(Caroline Helton, soprano and Kathryn Goodson, piano, from their CD, La Tregua: Songs from a Lost World by Italian Jewish Composers, Vol. II, Blue Griffin Records)
Massarani’s Quattro Canti Veronesi were published in 1934 and set to texts taken from old “villotte popolari. A villotta is a type of 16th-century Italian secular song that has its origins in folk music and is often characterized by bawdy texts and dance rhythms. As is also common in villotte, these songs identify themselves with a specific locality, in this case by using the dialect of Verona, which is characterized by a lack of double consonants and the diminutive “-eto” ending, along with other vowel and consonant differences from modern standard Italian.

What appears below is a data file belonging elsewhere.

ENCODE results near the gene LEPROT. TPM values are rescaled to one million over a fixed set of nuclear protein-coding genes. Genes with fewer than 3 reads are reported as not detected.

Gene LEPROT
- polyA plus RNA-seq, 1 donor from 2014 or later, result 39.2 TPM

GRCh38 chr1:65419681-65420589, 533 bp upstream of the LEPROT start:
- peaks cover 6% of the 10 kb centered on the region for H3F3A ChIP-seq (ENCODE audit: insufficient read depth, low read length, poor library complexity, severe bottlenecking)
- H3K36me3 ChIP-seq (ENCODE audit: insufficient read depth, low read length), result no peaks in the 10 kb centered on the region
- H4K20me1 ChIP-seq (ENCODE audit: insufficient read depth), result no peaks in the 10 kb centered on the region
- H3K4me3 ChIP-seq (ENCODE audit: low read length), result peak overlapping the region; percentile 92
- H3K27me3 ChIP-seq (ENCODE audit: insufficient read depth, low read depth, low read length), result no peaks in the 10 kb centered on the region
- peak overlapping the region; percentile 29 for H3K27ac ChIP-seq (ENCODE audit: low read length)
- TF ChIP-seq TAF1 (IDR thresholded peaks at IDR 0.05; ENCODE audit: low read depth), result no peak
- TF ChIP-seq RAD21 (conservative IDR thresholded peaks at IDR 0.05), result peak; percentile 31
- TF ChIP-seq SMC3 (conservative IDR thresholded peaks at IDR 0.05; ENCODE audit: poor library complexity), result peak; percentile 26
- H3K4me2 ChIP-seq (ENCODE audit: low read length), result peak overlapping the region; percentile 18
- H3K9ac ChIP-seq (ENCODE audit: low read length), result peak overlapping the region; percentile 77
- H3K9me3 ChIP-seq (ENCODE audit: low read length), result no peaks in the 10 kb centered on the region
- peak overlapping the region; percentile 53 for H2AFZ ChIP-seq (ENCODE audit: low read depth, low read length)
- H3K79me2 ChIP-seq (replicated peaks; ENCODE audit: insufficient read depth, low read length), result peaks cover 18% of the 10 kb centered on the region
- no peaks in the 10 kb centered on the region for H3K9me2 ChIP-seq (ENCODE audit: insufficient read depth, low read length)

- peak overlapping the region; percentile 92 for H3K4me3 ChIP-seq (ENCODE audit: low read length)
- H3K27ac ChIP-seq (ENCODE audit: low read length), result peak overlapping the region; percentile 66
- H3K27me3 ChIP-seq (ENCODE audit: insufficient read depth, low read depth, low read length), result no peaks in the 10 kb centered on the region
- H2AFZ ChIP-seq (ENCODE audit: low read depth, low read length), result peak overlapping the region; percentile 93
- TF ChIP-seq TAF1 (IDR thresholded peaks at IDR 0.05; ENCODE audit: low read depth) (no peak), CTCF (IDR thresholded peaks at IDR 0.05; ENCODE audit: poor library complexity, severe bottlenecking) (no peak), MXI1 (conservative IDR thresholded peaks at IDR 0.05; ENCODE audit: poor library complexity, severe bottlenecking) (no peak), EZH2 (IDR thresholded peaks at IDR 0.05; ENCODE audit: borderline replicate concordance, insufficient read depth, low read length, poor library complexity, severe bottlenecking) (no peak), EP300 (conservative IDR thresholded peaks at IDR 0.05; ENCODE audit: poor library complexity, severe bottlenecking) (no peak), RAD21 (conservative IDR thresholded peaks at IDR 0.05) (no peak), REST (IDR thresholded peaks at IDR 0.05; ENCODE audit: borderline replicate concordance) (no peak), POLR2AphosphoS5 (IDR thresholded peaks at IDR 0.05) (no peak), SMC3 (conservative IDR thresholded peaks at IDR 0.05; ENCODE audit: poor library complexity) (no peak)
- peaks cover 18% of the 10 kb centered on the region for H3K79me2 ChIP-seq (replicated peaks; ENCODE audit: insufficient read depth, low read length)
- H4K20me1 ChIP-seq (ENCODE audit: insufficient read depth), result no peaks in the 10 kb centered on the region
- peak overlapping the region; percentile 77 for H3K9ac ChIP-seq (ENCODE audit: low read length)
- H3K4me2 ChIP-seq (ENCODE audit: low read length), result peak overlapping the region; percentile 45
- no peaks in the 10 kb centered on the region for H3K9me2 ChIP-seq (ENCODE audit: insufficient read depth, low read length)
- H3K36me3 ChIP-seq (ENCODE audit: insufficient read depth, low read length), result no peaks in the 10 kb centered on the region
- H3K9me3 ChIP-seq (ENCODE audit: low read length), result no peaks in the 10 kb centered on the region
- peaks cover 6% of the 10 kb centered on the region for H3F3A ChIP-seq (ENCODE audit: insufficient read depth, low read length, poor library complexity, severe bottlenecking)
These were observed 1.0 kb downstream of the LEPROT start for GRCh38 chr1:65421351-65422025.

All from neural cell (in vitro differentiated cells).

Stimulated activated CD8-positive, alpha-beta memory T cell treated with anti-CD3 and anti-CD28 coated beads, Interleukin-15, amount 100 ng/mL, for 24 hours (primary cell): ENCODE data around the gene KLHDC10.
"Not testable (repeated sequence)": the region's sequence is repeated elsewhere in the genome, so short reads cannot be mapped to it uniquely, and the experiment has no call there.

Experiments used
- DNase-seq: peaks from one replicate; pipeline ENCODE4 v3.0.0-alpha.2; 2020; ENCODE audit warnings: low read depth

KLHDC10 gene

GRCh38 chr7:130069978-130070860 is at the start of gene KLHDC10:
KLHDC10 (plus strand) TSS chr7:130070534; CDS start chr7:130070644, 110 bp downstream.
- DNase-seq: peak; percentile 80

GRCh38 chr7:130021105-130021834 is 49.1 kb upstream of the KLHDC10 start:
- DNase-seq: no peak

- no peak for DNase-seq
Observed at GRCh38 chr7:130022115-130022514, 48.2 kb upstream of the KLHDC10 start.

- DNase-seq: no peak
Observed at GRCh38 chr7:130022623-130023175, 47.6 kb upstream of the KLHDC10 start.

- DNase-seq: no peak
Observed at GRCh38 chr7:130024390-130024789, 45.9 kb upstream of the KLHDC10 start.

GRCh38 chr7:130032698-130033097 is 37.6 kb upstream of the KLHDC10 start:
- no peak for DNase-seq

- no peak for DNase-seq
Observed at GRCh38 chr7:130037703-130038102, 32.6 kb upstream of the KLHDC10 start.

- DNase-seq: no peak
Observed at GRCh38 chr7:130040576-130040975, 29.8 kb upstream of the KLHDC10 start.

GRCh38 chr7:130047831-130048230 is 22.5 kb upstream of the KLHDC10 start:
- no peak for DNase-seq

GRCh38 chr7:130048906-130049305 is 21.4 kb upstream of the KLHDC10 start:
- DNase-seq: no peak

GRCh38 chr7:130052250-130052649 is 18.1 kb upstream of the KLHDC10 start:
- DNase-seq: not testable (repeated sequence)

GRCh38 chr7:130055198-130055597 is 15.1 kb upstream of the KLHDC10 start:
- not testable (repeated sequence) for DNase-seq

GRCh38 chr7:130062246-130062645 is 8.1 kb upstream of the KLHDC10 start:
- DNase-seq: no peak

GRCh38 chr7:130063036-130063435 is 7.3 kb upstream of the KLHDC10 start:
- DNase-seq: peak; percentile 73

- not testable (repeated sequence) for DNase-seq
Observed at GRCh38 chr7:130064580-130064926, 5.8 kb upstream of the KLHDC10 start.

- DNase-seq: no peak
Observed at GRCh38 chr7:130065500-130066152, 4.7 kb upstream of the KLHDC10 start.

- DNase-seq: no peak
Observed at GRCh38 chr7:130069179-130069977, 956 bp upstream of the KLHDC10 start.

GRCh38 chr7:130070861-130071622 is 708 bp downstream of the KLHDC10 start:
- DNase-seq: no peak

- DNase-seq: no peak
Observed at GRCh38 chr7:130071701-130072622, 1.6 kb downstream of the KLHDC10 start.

Each of these songs features earthy folk characters speaking in first-person. In “Ve la conto e ve la canto,” a rather confident young woman is rebuffing an older suitor. Massarani uses mixed and asymmetrical meters as well as a skillful variation of syllabic and melismatic text setting to fluidly and sincerely capture the voices and personalities of each of these characters from 16th-century Verona.
Sior coso, ve la conto, e ve la canto.
Sî massa longo, e questo no’l me piase.
Sî massa seco, e questo no’l me piase.
Vu sì poareto, e questo l’è un gran male,
E po’ sì vecio, e questo fa gran dano.
La conclusion la sluse fa ‘na stela,
Che vu sì bruto, e mi giovene e bela.
Mister, I’ll tell it to you and I’ll sing it to you.
You are too lanky and I don’t like that.
You are too skinny and I don’t like that.
You are poor and that’s really bad,
And then you’re old, and that does great harm.
The conclusion is as clear and bright as a star,
That you are ugly, and I’m young and beautiful.